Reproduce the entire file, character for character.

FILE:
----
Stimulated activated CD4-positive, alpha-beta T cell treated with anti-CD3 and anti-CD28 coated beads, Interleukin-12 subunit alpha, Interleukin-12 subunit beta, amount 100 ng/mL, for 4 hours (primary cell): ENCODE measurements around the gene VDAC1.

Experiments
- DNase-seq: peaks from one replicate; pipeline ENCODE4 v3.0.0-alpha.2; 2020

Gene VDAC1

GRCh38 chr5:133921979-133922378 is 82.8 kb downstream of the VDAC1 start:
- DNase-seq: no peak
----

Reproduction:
Stimulated activated CD4-positive, alpha-beta T cell treated with anti-CD3 and anti-CD28 coated beads, Interleukin-12 subunit alpha, Interleukin-12 subunit beta, amount 100 ng/mL, for 4 hours (primary cell): ENCODE measurements around the gene VDAC1.

Experiments
- DNase-seq: peaks from one replicate; pipeline ENCODE4 v3.0.0-alpha.2; 2020

Gene VDAC1

GRCh38 chr5:133921979-133922378 is 82.8 kb downstream of the VDAC1 start:
- DNase-seq: no peak